Peninsula Symphony “Great Moments in Opera” insula Symphony presents musical numbers from shows like “Carmen”, “Aida” and more! COMPILED BY JOANNA LEE AND JAMIN SHIH

In the midst of textbooks and tabs, teenagers have to take rain checks on social activities to lighten their loads. “Not today, I have a 20-page lab due tomorrow,” or “I can’t play Black Ops bro, this essay is eating me alive.” However, gTalk is open next to your Google Docs tab, and it is the former, not the latter, that is actually taking your social time away. If there was to be pure study time, completely free from social distractions, there would be more social time later. Students condone the use of social networking by claiming that it is for academic purposes. Sophomore Siddhanta Dange said, “If I have a question about chemistry, I just go on Facebook.” However, once online, students often find themselves vulnerable to checking out their pages and photos. “I try to go on for ten minutes max, but I always end up spending more time than I planned,” said junior Meetali Kashikar. During a student survey, it was a unanimous vote that if the students had not gone online, their work would have been finished thoroughly much faster. A brief check on Facebook, albeit for academic purposes, commonly turns into a timesucking death-trap. The minutes spent multi-tasking are coming from your social minutes later, who are decreasing with every pointless refresh. Quite soon, there will be no free time left, and deep into the night both tabs will exist parallel to each other. The sad truth is that multi-tasking simply does not work. The human mind cannot focus exactly 50% of its energy on social excursions and the other 50% on trigonometric identities. In fact, every time a new activity is started, the mind loses more than 70% focus on the previous activity. The real culprit of the C’s could be pointed out just by going to one’s Wall. By closing all the distracting tabs during the crucial hours of productivity, homework would pose no threat and friends would get the attention they deserve. In the middle of all of these tabs, honest to goodness free time is martyred. A little patience and consistency can deliver both. Social networks have put on a veil of academic support, but beneath the facade they are still the perilous distractions they are notorious for. Most people do not get to experience the feeling of being completely free at 11 p.m. every night. Many have to dish out ‘brb’s to their besties because there are business problems to tackle underneath the chat-box. Real free time is a rare and invigorating notion. Multi-tasking delivers less than the sum of it’s parts, but focusing on one task yields solid results. Take life one tab at a time....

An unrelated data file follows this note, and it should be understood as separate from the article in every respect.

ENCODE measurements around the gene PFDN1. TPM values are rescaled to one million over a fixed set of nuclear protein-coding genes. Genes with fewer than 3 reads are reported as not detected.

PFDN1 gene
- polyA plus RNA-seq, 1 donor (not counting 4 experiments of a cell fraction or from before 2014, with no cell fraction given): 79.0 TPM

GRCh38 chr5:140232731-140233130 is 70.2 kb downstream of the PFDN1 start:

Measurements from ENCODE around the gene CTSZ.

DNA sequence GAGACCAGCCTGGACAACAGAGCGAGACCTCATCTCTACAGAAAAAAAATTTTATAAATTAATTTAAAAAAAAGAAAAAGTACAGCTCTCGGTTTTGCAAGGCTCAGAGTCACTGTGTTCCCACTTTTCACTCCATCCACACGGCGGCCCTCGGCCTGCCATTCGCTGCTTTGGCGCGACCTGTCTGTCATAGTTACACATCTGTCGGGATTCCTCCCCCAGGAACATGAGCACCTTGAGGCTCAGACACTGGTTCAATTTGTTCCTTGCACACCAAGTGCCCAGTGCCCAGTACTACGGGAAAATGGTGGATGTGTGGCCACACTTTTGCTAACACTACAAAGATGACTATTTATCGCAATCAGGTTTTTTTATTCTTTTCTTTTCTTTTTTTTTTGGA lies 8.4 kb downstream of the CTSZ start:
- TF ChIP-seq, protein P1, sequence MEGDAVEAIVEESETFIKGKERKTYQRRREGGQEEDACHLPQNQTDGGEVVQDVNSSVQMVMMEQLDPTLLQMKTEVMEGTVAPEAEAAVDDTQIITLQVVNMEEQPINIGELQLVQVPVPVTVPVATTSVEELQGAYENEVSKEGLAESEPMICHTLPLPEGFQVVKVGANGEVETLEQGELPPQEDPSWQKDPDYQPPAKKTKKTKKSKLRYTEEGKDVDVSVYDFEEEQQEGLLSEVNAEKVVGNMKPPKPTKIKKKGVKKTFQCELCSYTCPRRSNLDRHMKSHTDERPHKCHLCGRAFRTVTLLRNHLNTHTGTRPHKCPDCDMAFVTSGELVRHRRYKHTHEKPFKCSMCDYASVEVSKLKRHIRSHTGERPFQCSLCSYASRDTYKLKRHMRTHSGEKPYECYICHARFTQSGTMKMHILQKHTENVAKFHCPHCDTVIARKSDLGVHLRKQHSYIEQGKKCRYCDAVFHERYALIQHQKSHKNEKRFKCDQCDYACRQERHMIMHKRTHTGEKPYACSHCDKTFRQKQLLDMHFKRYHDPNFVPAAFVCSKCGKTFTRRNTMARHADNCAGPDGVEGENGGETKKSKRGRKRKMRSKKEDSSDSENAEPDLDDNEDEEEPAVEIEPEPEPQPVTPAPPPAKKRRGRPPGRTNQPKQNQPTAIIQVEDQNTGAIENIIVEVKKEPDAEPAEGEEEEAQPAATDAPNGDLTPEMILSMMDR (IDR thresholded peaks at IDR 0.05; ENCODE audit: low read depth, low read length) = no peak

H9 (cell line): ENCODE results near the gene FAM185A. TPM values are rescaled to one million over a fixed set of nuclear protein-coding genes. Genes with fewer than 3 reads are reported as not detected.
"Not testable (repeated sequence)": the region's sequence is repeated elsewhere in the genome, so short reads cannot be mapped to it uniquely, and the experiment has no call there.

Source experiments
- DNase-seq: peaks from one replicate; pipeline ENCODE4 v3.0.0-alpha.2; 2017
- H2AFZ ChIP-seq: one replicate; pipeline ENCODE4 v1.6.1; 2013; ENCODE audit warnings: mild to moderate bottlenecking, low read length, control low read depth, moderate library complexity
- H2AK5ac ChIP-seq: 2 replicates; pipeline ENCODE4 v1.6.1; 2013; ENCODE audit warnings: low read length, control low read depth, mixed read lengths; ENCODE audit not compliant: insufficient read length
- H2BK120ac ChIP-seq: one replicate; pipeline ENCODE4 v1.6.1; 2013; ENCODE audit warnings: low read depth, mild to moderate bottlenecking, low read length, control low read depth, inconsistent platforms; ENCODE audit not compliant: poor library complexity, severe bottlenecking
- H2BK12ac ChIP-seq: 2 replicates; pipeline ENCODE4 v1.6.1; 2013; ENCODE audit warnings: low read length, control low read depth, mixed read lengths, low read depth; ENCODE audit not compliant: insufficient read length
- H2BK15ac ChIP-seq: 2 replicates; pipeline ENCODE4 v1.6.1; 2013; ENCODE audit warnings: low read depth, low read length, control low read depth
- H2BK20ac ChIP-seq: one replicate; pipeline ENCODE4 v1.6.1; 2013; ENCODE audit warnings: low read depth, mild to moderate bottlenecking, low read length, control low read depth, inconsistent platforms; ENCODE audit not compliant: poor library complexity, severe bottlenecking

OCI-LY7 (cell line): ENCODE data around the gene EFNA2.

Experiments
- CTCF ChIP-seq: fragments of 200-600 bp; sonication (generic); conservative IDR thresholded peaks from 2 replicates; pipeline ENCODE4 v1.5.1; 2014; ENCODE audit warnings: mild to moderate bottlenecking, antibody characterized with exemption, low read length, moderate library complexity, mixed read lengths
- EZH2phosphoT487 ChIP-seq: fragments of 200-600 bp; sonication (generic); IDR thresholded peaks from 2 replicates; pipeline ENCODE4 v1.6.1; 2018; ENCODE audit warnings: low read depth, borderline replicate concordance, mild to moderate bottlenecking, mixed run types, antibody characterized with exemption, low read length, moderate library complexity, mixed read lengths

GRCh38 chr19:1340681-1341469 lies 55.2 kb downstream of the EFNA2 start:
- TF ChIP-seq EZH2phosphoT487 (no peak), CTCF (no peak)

tarium

s temporary. Blaring muza College’s Fujitsu Planve performances staged displays and professiong the planetarium alive. hese short but insightful gends and myths of the pend the weekend than COMPILED BY VICTORIA DUAN

Social Networking Blogging

JOANNA LEE

18.5%

Online Videos

18%

an Antonio Ranch

Located in the old town of Monta Vista, Rancho San Antonio provides exercise for the mind body. A trail built to appease those of all physical strengths, Rancho is paved into multiple hs, each requiring different levels of stamina. The main road leads to a farm, where animals — hered, fluffed and furry — are all on display for those to watch. Other paths are more strenuand lead to incline trails for those looking for more challenge than a leisurely Sunday morning k. Rancho’s terrain and array of trails allows people to exercise on feet, on wheels, with their s and in the fresh air. COMPILED BY NATALIE HOANG

35%

How do you waste your TIME ? COMPILED BY HARINI JAGANATHAN 60 STUDENTS POLLED

Online Games

16%

Instant Messaging

13%


in-depth

APRIL 8, 2011

THE PROSPECTOR

Prom dress guru helps girls dress to impress Chloe Woods is one of the master minds of prom fashion AZADEH RONGERE lifestyles assistant

The drama of prom season is prominent in most formal dress stores. From March to June, dress shops are responsible for providing the best necessities, such as a pair of dazzling four-inch heels, personality-shining dresses and sparkly accessories. Often, stressed employees are forced to reassure their customers’ fears. Most people are not qualified for this high-pressured job, especially not during their free time. Leisure is meant for relaxation and exploring different hobbies; therefore, forfeiting spare time to such a demanding and active job is challenging. However, in a city known to lack exciting activities, Chloe Woods, an independent sophomore, enjoys her free time in an unconventional way. Woods currently works at Bay Area Bridal and New Things West on Stevens Creek Boulevard, where she becomes a prom dress guru for many hopeful girls. As she bonds with her new clients, trying to match their exquisite outfits with ravishing accessories, she has only one goal in mind – to make them look strikingly gorgeous. Jittery students from all over Cupertino anxiously enter Bay Area Bridal and New Things West hoping to find that jaw-dropping gown that will make a flawless statement at their memorable prom. However, the stress that follows this goal is inevitable starting from the decision between an up-do or flowing hair, to a strappy sandal versus a stiletto for the gown. Trying to pamper such frazzled ladies who often worry about, “Does this dress make me look fat?” or deciding between a classy long dress or a shorter, informal dress could be a chore, but Woods respects their perspective. “A lot of girls are coming in for their senior prom, so they want a dress that is the dress and perfect, which is understandable. Also, we are usually able to find their perfect dress,” said Woods which for some match eye color but for others hide faulty complexions.